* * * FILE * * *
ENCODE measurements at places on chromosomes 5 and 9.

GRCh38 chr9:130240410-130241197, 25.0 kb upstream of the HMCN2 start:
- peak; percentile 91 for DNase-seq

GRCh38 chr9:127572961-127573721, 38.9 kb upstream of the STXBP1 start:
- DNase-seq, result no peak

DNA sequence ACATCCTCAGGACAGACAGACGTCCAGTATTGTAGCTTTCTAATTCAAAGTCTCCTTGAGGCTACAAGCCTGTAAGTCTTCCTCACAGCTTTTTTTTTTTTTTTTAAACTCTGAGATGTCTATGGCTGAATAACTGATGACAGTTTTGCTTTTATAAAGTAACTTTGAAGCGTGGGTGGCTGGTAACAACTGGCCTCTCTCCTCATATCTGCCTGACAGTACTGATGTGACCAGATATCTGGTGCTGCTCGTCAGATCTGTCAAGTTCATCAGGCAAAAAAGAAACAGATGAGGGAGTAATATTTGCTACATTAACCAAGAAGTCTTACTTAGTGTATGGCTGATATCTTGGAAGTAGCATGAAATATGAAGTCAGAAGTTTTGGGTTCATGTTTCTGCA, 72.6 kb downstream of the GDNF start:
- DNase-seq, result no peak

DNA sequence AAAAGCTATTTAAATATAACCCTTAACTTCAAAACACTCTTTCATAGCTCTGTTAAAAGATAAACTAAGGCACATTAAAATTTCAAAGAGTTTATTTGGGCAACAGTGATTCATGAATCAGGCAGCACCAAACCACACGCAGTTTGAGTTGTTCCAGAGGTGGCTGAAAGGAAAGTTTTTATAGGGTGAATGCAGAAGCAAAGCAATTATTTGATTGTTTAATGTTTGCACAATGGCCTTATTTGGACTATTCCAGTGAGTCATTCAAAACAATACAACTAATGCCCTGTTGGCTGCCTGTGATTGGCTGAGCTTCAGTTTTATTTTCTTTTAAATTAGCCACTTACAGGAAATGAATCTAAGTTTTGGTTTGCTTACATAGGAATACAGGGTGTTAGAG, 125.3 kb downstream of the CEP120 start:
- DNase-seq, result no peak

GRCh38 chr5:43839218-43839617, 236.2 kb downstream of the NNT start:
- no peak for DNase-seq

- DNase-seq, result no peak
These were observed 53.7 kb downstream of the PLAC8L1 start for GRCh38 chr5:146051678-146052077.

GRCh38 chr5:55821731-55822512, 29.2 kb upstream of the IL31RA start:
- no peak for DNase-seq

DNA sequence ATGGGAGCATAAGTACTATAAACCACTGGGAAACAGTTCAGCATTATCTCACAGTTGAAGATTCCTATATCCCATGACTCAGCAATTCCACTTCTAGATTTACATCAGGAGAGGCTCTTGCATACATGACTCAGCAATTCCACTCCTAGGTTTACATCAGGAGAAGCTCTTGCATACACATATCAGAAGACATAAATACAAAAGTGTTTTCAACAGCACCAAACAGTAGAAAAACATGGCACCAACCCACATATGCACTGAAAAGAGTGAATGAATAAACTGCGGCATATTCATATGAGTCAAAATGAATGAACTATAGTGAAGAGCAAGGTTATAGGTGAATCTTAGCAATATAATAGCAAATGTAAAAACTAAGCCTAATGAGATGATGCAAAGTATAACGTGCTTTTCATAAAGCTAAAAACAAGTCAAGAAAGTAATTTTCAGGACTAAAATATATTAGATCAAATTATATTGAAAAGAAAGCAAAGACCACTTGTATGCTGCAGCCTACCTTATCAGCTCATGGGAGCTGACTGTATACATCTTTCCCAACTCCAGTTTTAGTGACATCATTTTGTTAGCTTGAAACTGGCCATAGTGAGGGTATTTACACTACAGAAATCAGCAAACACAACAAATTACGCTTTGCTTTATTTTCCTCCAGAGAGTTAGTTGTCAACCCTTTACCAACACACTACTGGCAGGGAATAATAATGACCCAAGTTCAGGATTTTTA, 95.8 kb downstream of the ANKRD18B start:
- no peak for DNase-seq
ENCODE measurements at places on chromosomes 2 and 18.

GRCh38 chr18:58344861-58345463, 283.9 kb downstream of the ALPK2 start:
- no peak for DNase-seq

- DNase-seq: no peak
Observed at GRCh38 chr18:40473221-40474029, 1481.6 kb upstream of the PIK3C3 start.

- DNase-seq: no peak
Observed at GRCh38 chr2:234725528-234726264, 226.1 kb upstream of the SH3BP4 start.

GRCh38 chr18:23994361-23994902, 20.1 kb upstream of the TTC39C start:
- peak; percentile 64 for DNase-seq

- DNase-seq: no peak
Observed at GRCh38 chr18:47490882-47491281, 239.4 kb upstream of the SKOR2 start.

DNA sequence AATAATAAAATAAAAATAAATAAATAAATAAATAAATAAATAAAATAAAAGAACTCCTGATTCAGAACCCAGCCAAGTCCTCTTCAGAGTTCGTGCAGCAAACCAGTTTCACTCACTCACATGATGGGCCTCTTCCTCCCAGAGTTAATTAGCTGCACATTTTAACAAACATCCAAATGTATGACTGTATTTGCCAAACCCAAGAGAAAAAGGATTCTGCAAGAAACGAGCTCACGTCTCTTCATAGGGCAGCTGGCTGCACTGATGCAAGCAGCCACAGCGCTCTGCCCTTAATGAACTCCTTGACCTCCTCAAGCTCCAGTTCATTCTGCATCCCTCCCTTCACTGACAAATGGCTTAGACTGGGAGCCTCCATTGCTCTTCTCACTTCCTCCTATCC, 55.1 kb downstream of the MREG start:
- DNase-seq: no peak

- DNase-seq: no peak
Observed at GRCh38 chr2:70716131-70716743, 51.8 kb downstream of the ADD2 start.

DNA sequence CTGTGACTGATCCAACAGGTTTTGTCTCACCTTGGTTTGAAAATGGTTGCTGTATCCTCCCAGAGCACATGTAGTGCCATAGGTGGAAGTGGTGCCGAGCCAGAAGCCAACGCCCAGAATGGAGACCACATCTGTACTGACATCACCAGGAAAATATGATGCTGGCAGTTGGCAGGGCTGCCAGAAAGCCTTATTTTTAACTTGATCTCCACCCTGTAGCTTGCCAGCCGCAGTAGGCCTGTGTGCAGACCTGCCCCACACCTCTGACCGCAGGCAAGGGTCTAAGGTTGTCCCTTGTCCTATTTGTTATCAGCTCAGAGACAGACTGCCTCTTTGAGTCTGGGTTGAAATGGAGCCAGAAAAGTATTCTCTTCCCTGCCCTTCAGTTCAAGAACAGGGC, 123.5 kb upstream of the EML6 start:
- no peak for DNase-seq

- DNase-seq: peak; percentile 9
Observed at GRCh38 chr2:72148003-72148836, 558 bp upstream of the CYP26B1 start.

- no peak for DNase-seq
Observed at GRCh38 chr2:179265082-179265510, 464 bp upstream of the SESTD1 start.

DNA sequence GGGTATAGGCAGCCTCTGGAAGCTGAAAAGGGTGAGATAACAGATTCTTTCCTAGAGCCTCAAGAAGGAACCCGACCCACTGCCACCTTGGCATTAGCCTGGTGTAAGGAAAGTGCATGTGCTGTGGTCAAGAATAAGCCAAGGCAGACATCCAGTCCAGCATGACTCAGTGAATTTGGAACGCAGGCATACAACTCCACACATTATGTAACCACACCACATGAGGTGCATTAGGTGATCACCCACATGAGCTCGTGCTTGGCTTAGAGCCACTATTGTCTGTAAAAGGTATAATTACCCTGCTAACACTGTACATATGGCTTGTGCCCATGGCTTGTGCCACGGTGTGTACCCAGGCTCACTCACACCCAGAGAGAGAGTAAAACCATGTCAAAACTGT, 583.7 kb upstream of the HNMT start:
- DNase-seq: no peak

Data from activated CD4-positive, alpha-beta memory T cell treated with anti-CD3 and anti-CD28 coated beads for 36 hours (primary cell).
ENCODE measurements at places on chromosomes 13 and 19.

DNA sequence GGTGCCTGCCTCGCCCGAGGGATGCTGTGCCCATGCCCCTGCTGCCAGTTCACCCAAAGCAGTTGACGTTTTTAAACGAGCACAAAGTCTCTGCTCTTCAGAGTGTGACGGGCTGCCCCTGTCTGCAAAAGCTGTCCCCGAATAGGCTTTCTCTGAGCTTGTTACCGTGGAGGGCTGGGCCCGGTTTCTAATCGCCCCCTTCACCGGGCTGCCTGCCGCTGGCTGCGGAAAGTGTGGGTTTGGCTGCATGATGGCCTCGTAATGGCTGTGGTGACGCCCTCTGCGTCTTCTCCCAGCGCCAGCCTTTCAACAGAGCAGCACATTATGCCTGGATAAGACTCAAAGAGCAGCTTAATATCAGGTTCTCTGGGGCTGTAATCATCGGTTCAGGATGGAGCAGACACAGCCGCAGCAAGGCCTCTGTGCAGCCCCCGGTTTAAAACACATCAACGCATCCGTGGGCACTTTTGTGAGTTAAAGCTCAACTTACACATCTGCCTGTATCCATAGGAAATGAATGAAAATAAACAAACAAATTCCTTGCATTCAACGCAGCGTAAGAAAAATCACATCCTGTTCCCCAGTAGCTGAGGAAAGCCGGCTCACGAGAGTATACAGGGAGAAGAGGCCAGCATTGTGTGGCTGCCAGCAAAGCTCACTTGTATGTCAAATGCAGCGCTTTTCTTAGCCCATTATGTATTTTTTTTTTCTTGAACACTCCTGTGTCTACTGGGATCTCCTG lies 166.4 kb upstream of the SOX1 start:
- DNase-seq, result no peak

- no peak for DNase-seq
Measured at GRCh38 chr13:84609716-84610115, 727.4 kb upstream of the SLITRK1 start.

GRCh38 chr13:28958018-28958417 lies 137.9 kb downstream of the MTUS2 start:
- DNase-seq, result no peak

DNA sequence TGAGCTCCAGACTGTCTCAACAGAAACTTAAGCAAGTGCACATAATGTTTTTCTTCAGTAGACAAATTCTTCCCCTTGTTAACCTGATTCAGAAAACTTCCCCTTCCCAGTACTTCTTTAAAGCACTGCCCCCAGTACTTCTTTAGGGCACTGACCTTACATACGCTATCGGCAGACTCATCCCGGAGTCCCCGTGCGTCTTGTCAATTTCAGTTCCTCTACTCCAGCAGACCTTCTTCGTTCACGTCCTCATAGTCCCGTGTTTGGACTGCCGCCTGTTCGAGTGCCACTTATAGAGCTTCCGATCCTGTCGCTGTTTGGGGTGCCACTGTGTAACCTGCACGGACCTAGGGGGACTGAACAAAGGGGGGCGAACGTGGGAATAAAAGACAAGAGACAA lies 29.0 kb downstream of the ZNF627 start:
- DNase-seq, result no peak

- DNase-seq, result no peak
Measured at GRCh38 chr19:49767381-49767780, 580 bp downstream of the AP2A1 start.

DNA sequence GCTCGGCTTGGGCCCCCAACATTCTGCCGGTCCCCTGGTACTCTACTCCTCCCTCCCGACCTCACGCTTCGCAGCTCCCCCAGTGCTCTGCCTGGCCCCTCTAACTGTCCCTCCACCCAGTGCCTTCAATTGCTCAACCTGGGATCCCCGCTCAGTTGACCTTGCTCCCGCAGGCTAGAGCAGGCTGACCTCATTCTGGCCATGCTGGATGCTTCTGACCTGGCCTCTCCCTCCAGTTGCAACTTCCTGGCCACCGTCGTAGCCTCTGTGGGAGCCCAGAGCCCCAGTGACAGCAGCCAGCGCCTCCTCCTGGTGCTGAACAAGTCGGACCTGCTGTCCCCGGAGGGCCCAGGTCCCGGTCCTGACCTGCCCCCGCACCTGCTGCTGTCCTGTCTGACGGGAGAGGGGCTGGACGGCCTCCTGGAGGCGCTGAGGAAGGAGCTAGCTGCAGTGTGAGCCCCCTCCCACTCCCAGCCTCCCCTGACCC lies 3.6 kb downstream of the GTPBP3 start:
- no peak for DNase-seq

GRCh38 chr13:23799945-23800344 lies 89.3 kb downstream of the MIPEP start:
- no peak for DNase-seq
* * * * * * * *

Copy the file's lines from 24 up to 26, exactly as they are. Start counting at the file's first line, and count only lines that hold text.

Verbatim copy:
Observed at GRCh38 chr2:234725528-234726264, 226.1 kb upstream of the SH3BP4 start.

GRCh38 chr18:23994361-23994902, 20.1 kb upstream of the TTC39C start:
- peak; percentile 64 for DNase-seq